PURPOSE: Tracked navigation systems are generally impractical in bedside neurosurgical procedures, such as a twist-drill crainiostomy for the removal of a subdural hematoma, where the use of navigation could optimize the placement of the drill in relation to the underlying fluid. We use the Microsoft HoloLens to display a hologram floating in the patient’s head to mark a burr hole on the skull. METHODS: A 3D model of the head, hematoma and burr hole is created from CT and imported to the HoloLens. The hologram is interactively registered to the patient and the burr hole is marked on the skull. 3D Slicer, Unity, and Visual Studio were used for software development. The system was tested by 6 inexperienced and 1 experienced users. They each performed 6 registrations on phantoms with fiducial markers placed at 3 plausible burr hole locations on each side of the head. Registration accuracy was determined by measuring the distance between the holographic and physical markers. RESULTS: Inexperienced users placed 98% of the markers within the clinically acceptable range of 10 mm in an average time of 4:46 min. The experienced user placed 100% of the markers within the acceptable range in an average time of 2:52 min. CONCLUSION: It is feasible to mark a neurosurgical burr hole location with clinically acceptable accuracy using the Microsoft HoloLens, within an acceptable length of time. This technology may also prove useful for procedures that require higher accuracy of drill location and drain trajectory such as the placement of external ventricular drains.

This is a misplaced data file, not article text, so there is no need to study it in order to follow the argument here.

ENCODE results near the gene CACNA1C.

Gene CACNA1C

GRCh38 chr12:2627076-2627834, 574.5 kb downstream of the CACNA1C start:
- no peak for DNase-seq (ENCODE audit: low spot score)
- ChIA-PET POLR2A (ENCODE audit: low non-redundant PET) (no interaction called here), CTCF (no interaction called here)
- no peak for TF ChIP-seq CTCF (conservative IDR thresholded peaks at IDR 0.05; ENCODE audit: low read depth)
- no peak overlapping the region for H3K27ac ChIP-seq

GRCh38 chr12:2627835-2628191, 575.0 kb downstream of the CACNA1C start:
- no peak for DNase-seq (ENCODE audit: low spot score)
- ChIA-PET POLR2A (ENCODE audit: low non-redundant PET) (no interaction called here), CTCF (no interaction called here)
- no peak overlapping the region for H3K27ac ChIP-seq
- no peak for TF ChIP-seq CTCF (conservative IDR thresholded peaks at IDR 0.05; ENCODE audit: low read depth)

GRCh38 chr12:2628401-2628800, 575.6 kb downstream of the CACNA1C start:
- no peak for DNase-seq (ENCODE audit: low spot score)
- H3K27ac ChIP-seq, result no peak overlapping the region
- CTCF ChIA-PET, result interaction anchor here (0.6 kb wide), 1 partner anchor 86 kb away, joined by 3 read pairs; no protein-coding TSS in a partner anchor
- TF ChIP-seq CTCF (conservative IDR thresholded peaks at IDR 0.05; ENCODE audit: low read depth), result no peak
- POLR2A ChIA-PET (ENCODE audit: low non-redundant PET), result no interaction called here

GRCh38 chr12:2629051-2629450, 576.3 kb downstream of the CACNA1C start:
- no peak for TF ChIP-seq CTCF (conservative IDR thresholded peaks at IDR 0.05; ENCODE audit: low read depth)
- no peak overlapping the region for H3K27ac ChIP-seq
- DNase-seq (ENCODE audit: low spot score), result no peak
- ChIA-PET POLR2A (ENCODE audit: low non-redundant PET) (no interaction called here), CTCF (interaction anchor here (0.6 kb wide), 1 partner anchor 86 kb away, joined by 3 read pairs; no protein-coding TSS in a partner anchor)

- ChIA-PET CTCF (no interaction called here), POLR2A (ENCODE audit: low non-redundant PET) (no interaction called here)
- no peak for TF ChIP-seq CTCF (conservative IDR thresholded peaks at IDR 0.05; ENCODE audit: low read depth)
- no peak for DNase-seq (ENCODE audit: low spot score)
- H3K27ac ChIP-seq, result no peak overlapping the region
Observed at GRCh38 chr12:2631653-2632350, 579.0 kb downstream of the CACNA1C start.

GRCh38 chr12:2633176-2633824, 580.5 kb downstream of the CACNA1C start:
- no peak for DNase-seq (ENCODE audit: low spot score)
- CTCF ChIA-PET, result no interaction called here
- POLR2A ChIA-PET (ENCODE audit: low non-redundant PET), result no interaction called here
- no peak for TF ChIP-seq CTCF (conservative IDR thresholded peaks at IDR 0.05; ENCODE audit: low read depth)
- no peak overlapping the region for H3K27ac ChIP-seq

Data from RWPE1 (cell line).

Emily Rae, Andras Lasso, Matthew S. Holden, Evelyn Morin, Ron Levy, and Gabor Fichtinger, "Neurosurgical burr hole placement using the Microsoft HoloLens," Proc. SPIE 10576, Medical Imaging 2018: Image-Guided Procedures, Robotic Interventions, and Modeling, 105760T (Presented at SPIE Medical Imaging: February 14, 2018; Published: 13 March 2018); https://doi.org/10.1117/12.2293680.
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